The chemotherapy regiments are about 4-5 days with bags being hung consecutively every 12 hours.  Some require two IV lines such as, Fluoracil and CISplatin because they are incompatible while others need administration of a rescue after, such as Leucovoren, which acts as a toxicity prophylaxis for those given methotrexate.  Cancer is not just cancer on this floor.  It is accompanied by complications such as neutropenic fever, imbalanced nutrition, especially if the cancer is esophageal.  Some of the patients have a corpak because they have dyspahgia and are at a high risk for aspiration.  One patient had radiation on his throat and had very visible blue radiation marks along with what looked like the worst sun burn ever.  He was prescribed aquaphor for his neck and a warm soak to maintain the skin integrity and minimize discomfort. 

My second week we moved from one unit to another.  The nurse manager on our floor is no doubt a leader in a management position.  I was able to observe her interactions with directors, nurses and construction workers as to what the most effective and time saving way to safely move patients who could walk, needed a wheelchair or were completely bedridden.  The nursing managner and the assistant nurse manager spent about thirty minutes developing a floor plan on which patients to move first and which room to assign them to. They split the nursing staff up into teams of those who would be sending the patients and those who would be receiving patients.  I was on the receiving end.  I escorted patients to their new room and plugged in their IVs, put the bed in lowest position and made sure some, but not all the side rails were up, as that is a restraint, unless they do it.  As time wore on our nurse manager felt it wise to take a "time out" and confirm all patients were safe and in their assigned rooms and continuity of care was being maintained.  It was very organized.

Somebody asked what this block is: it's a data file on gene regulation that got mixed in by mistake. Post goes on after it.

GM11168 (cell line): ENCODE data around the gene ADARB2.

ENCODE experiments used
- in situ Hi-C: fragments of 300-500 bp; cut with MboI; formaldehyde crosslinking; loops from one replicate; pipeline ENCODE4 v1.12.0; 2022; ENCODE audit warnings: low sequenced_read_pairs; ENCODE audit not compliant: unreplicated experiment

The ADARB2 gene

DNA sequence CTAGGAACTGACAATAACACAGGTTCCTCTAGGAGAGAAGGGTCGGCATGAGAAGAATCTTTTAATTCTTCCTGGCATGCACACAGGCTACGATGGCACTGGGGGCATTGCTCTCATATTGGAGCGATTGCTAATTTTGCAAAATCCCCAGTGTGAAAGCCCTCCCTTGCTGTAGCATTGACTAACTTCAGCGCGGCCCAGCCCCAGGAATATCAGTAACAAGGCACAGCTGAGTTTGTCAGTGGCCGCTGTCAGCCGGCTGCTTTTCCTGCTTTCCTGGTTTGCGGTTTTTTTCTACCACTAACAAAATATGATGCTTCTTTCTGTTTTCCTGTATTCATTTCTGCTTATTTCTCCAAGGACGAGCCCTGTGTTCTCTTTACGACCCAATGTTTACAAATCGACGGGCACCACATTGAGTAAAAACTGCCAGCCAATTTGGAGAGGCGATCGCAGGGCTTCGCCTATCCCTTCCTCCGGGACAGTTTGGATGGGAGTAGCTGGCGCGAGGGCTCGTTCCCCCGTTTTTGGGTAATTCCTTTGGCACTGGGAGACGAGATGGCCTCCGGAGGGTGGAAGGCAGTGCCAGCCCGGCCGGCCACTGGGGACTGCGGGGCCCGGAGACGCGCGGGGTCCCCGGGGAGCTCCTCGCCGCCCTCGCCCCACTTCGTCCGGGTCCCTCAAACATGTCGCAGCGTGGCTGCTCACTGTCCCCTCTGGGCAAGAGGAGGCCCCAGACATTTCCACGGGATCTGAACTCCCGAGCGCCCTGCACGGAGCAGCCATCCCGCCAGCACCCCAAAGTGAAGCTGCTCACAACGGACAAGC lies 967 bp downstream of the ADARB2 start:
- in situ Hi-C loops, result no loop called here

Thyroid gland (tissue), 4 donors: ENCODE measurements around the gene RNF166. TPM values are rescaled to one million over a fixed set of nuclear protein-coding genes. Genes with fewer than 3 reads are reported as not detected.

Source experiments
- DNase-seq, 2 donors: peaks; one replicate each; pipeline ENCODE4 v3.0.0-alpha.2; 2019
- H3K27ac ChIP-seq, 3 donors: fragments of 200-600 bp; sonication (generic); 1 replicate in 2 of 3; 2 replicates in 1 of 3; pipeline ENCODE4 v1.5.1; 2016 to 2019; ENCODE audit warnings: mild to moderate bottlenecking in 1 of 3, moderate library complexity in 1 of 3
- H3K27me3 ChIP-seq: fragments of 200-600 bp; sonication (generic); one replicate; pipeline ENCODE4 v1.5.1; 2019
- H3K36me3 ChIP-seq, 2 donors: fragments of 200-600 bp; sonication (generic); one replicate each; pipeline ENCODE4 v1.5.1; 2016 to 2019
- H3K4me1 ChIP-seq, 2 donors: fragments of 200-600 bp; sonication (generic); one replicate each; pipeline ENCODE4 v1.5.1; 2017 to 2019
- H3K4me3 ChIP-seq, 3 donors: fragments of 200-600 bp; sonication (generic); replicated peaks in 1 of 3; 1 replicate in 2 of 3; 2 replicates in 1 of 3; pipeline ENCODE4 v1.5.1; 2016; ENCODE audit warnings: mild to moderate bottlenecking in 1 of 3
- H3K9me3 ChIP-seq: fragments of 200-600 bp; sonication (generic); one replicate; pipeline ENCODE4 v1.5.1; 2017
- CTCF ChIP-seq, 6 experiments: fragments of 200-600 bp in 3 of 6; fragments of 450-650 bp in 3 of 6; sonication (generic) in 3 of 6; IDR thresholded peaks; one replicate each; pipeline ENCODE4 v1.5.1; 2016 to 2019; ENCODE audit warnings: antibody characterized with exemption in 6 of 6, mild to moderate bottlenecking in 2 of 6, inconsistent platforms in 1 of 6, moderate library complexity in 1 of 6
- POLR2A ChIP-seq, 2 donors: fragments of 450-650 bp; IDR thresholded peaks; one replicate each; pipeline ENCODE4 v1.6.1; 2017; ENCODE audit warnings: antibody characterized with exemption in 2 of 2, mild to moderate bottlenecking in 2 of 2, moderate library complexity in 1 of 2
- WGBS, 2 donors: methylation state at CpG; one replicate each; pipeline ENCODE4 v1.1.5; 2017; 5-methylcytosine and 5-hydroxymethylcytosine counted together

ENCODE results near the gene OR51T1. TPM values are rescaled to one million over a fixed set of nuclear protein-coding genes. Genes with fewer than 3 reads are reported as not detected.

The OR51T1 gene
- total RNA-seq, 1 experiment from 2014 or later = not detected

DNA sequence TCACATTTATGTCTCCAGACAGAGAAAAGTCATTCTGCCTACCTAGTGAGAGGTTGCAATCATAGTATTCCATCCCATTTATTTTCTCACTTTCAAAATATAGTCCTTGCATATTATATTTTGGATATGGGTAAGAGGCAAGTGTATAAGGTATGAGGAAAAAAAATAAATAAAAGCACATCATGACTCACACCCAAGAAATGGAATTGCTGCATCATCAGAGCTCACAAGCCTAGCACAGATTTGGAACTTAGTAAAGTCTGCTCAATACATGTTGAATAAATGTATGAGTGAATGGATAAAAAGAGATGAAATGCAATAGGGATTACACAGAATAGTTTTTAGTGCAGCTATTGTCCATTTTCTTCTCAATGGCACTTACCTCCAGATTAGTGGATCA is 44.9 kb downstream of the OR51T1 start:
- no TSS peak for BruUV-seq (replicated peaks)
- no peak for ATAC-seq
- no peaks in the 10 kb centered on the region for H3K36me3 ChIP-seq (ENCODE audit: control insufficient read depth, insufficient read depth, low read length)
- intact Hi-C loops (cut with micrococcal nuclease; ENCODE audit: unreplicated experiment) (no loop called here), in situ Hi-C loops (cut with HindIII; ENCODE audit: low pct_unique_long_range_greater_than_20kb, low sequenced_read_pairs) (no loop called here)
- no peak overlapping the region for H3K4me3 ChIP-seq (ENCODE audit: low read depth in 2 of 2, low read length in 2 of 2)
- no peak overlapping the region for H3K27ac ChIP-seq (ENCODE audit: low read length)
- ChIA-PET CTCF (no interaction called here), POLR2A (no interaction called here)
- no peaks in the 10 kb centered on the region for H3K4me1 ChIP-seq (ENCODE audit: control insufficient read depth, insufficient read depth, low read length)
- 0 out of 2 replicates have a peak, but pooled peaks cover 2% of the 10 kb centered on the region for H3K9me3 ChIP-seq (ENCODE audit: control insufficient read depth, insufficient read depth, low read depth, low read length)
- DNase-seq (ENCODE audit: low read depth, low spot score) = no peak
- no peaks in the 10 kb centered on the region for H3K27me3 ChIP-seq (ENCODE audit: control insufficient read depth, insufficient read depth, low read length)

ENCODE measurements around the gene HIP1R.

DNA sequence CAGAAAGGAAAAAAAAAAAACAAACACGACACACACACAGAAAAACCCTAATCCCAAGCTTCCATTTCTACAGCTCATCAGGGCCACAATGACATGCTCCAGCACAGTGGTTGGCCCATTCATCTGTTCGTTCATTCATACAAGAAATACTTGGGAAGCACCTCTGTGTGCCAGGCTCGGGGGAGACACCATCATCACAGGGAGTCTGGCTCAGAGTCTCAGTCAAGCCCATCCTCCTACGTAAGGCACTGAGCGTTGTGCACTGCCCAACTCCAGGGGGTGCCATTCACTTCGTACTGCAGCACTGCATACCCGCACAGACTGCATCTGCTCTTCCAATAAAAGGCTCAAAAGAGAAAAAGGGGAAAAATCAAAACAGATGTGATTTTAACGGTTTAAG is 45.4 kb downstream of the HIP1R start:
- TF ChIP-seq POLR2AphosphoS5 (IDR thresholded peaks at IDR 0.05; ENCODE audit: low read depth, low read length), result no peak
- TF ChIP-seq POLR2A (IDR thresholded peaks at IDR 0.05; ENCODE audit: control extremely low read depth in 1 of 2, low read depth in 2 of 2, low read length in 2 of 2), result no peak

Unfortunately, with all this nursing there is just not enough time to jump on the "train" wagon.  Hopefully, once I get some of these crazy projects off my plate and meetings out of the way I will be able to do a few things in the upcoming weeks.  Either way this is all gonna end in 12 weeks.  I can't believe it.  It seemed just yesterday I started this and to think it's almost over, at least the school part will be.  It looks like I wont be able to take my boards until late January or early February and then I can get a big person job!!!!!!!!!!!!  Holy cow, I am so close I can taste it....mmmmmmmmmm, mmmmmmm, mmmmmmmm :)